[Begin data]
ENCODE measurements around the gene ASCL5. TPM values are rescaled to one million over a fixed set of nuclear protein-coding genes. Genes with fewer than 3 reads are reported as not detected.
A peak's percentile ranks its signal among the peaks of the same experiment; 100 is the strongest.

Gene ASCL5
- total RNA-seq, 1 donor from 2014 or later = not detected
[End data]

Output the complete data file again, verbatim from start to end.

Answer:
ENCODE measurements around the gene ASCL5. TPM values are rescaled to one million over a fixed set of nuclear protein-coding genes. Genes with fewer than 3 reads are reported as not detected.
A peak's percentile ranks its signal among the peaks of the same experiment; 100 is the strongest.

Gene ASCL5
- total RNA-seq, 1 donor from 2014 or later = not detected